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Chris Woodhead speaking on Radio 4's Today programme
"The ability to write proper, grammatical English is fundamental to our civilisation"
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Tuesday, 14 December, 1999, 11:33 GMT
Poor writing worries inspectors
girl writing
Girls are outperforming boys considerably in English
Serious concerns about standards of writing in English primary schools have been highlighted in a report.

School inspectors say that while the government's national literacy strategy has helped boost literacy standards, the quality of pupils' writing is still lagging behind their achievements in reading.

The report by the Office for Standards in Education (Ofsted) says poor standards in writing are particularly noticeable among boys.

It says more attention should be given to training teachers to teach writing effectively.

And it calls for a review of the balance between the time given in schools to the teaching of reading and writing.

The government has already announced plans to introduce new spelling tests to help raise literacy standards.

Chris Woodhead
Chris Woodhead: "I am deeply disappointed"
The report has been published to review the first year of the literacy strategy, the focus of which is the daily literacy hour.

Inspectors found that the quality of teaching of the literacy hour had improved throughout the year, but there were continuing problems with the teaching of phonics, which was weak in many schools, particularly for eight to 10-year-olds.

Their report also points out a considerable gap in achievements between girls and boys.

In national curriculum tests, only 46% of 11-year-old boys achieve the national expectation in writing, compared with 61% of girls.

Graduates' grammar

The Chief Inspector of Schools in England, Chris Woodhead, said there was "no doubt" that the national literacy strategy had improved the quality of teaching of literacy.

But he said: "This report reveals a number of worrying issues. Among these, the continuing weakness in phonics teaching in Years 3 and 4, the comparative lack of progress in writing, and the poorer performance of boys at all levels are the most serious."

He also said he was "deeply disappointed by the variable performance of LEAs in implementing the strategy.

"Too many failed to set effective literacy targets, while others were slow to give the strategy sufficient priority at the beginning of the year."

Speaking on BBC Radio 4's Today programme on Tuesday, before the publication of the report, Mr Woodhead said many university graduates could no longer write a grammatical sentence.

"That is why we need the national literacy strategy," he said. "We have got too many people who are achieving degree level who haven't mastered the rules of basic literacy.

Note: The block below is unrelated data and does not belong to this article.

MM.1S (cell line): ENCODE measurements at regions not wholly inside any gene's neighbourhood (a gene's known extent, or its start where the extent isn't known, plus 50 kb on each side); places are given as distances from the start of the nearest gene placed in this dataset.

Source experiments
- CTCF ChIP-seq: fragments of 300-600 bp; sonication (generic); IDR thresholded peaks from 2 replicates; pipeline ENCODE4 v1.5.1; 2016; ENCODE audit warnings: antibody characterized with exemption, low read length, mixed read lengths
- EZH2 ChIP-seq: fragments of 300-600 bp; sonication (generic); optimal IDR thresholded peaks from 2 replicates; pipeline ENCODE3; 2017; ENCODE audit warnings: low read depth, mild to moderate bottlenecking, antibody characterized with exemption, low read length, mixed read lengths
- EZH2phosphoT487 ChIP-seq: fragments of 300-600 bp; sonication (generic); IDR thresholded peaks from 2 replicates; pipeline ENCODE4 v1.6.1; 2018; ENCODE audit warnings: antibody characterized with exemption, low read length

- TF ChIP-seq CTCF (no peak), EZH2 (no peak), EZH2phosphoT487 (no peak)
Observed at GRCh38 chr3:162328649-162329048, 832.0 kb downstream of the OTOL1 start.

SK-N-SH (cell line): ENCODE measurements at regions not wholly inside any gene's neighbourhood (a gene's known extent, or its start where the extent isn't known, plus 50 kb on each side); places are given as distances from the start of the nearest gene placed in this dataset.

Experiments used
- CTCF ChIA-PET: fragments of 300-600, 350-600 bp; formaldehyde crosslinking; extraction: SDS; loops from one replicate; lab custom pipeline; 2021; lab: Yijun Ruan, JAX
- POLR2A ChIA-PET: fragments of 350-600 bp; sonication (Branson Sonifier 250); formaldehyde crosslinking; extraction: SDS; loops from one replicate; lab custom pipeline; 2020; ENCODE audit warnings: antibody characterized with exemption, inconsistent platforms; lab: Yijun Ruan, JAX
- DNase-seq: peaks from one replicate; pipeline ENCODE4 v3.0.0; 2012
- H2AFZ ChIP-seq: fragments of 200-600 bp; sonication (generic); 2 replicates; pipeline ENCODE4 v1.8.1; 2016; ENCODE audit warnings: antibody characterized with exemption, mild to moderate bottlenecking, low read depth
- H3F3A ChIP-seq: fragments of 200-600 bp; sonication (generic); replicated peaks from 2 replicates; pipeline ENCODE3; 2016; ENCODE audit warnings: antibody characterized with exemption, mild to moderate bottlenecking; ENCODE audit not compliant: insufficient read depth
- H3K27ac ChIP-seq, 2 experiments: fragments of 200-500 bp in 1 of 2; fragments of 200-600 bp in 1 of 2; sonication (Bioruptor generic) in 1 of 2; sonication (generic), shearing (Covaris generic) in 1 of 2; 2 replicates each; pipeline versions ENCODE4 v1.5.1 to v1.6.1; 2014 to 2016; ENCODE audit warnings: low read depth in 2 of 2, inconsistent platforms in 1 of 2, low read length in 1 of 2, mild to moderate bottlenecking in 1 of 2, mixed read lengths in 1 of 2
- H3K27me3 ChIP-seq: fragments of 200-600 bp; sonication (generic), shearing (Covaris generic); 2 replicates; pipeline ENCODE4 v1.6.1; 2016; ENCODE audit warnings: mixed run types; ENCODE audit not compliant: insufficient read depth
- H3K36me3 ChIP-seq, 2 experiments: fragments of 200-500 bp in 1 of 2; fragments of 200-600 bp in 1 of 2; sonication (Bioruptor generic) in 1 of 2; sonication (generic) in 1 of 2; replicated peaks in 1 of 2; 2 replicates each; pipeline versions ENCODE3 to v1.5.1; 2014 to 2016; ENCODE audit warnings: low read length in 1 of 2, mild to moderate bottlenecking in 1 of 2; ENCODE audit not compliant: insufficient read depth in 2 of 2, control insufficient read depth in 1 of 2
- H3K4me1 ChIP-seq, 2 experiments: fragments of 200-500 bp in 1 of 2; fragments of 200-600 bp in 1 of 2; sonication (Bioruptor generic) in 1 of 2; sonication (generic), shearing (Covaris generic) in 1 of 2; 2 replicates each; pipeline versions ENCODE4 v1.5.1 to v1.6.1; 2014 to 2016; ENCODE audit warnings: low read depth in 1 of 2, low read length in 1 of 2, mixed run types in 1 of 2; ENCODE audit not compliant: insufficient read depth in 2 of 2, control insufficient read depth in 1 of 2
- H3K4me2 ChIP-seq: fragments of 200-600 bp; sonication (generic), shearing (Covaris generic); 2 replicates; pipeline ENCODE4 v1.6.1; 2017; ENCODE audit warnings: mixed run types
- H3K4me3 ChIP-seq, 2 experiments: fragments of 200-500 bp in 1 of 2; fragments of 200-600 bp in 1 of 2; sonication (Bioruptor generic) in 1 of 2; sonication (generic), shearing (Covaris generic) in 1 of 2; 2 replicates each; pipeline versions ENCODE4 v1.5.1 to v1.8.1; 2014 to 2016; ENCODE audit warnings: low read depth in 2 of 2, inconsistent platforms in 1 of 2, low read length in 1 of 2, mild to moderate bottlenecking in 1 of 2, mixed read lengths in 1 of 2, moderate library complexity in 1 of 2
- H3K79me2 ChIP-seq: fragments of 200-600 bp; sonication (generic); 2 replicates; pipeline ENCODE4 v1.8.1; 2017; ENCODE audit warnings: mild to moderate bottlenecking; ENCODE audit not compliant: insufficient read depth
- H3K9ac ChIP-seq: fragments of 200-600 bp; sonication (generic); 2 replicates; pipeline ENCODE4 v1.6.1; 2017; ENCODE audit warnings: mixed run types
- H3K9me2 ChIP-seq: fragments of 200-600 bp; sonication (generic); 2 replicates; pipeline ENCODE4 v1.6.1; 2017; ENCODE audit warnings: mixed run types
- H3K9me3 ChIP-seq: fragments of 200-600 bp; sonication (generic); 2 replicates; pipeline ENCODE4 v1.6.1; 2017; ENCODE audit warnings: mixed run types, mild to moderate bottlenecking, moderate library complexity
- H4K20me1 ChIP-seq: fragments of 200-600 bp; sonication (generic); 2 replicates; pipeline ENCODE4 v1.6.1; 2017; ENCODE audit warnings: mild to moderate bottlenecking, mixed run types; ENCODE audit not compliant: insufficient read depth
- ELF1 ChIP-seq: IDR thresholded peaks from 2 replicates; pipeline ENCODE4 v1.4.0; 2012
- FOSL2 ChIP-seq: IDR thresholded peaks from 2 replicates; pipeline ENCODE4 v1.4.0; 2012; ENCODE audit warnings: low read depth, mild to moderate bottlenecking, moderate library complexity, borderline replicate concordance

Estelle Morris
Estelle Morris: "Most LEAs are on course to meet their targets in 2002"
"I think the only way forward is to go back to the beginning, as the government is, and make sure the foundations are laid properly in primary schools in a way that they were not for a good number of years."

In response to the Ofsted report, School Standards Minister Estelle Morris said every teacher of pupils aged 10 and 11 was being trained in the teaching of writing this term and next.

Booster classes for Year 6 children, being held since the autumn, had a new focus on writing, and a national writing competition for primary schools would be launched in the new year to encourage all children to develop their writing skills.

The government would also publish guidance next term to help schools' tackle boys' underachievement in literacy.

She said: "Ofsted's report makes it clear that the national literacy strategy is already making an extremely positive impact on teaching and learning."

The government had anticipated that progress in writing would not match reading, but there had been a small improvement in writing test results this year.

"We are aware that some LEAs have done much better than others in implementing the strategy, but they are all monitored regularly by our network of regional directors, and action is taken where weaknesses are identified."

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See also:

13 Dec 99 | Education
Spelling out school improvement
09 Dec 99 | Education
Booster classes brought forward
08 Oct 99 | Education
History downgraded by literacy drive
06 Oct 99 | Education
Boys close the gap over reading
05 Jul 99 | Education
Writing is literacy hour's weak point
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